Words are easy—and probably not enough to convince your friend you’re genuinely sorry and won’t hurt them the same way ever again. If you blabbed about something they told you in confidence, think of actions you can take to make amends for that betrayal. 

You could blab an embarrassing secret of your own (without expecting that to fix everything). Give anyone who’s heard your friend’s secret something else to talk about. 

Whatever you’ve said or done to hurt or offend someone you care about, brainstorm a list of ways to show them you’re sorry.

And after doing something, don’t expect a quick fix. It’s enough that your friend sees what you’ve done to make amends—and what it’s cost you.

Don’t push them to tell you what they think of it. Leave them to process your words and actions, and in the meantime, keep doing your best to become the friend you want to be. 

This isn’t a one-and-done deal. Your apology and gesture will seem inauthentic if your friend sees you give up and revert to negative behavior

5. Wait a Few Days. 

After you apologize and do something to show how sorry you are, wait a few days before you reach out to your friend. Give them time to process your words and actions before asking them if they’re willing to forgive you. 

Whatever you do, don’t insist they “move on” before they feel ready to do so. Don’t invalidate what they’re feeling or complain about their need for more time away from you. They don’t owe you a quick turnaround. 

Do this for your own sake, too. You need time to process your apology and any grand gesture you’ve made with a big picture view. And that’s hard to do right after embarrassing yourself. 

6. Reach Out to Them.

After a few days, you can try a few gentle overtures like sending them a text or leaving them a handwritten note. 

Let them know you haven’t given up on your relationship, that they have every right to be angry with you, and that you’ll be there when they want to talk. 

Then make sure you will be ready. Check your own headspace for resentment (over how long they’re taking to forgive you) or spiraling self-condemnation. 

You can’t be there for anyone until you learn to accept yourself as you are, forgive yourself for your mistakes, and commit to doing your best, however challenging that can be.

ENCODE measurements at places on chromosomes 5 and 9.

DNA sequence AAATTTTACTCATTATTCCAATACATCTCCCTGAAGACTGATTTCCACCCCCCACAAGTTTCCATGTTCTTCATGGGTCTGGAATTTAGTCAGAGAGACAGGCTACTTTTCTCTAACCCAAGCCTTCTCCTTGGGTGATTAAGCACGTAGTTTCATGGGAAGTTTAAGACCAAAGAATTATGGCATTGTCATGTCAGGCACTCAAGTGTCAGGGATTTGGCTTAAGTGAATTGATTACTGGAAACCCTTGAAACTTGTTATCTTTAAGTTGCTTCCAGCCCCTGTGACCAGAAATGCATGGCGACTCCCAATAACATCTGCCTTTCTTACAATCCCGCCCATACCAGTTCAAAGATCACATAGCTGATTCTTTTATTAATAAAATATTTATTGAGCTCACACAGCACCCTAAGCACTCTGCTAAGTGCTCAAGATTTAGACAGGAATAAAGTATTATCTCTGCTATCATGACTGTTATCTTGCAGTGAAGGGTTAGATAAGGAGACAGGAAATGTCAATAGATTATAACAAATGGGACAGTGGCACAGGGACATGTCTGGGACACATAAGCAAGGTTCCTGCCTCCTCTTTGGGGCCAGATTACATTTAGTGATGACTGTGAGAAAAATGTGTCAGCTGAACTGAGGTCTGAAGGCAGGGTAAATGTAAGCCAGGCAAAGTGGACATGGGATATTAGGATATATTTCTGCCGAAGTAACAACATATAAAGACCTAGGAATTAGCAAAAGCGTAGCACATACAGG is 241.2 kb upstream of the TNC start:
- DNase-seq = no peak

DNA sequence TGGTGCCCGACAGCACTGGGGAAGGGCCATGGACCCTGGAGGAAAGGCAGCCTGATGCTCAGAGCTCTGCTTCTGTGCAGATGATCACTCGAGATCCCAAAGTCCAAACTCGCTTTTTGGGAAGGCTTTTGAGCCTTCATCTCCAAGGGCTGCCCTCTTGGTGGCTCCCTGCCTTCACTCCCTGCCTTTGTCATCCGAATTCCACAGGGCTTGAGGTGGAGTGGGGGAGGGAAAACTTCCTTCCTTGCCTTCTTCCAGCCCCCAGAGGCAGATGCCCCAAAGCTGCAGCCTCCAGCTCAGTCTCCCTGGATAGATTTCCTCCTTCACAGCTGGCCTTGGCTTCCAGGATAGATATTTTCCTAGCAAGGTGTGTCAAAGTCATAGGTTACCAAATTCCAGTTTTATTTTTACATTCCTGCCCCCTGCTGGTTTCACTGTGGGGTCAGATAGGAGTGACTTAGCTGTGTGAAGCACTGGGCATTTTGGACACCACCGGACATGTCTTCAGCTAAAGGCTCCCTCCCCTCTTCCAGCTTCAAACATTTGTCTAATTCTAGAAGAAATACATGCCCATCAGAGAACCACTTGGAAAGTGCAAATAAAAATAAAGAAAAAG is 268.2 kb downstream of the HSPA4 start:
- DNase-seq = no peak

In the meantime, don’t stalk your friend on social media (they might just block you, if they haven’t already). And don’t show up at their house without invitation, demanding to talk. More than likely, you’ll only convince them they were right to push you away

7. Let it Go. 

It’s possible your friend will decide they’re better off keeping you at arm’s length. They may be unwilling to risk being hurt by you again. It doesn’t mean they’ll never want to be friends again, but they may need a lot more time and space to recover and move on. 

The only thing you can do, if you respect your friend’s autonomy and their feelings, is to let go of your need for their forgiveness—or your need to be welcomed back with open arms. 

Moving on from a painful experience is different for everyone. And just as they may be suffering, recognize the toll this is taking on you. And give yourself time to grieve. 

If they ever do want your friendship again (and they may not), you want to be in a better place when that day comes. Use this time to work on yourself and become the person you want to be, even if your friend no longer wants to be part of your life. 

You’re still worth the effort. 

Now that you know how to apologize to someone who won’t talk to you, what stood out for you? And what will you do differently?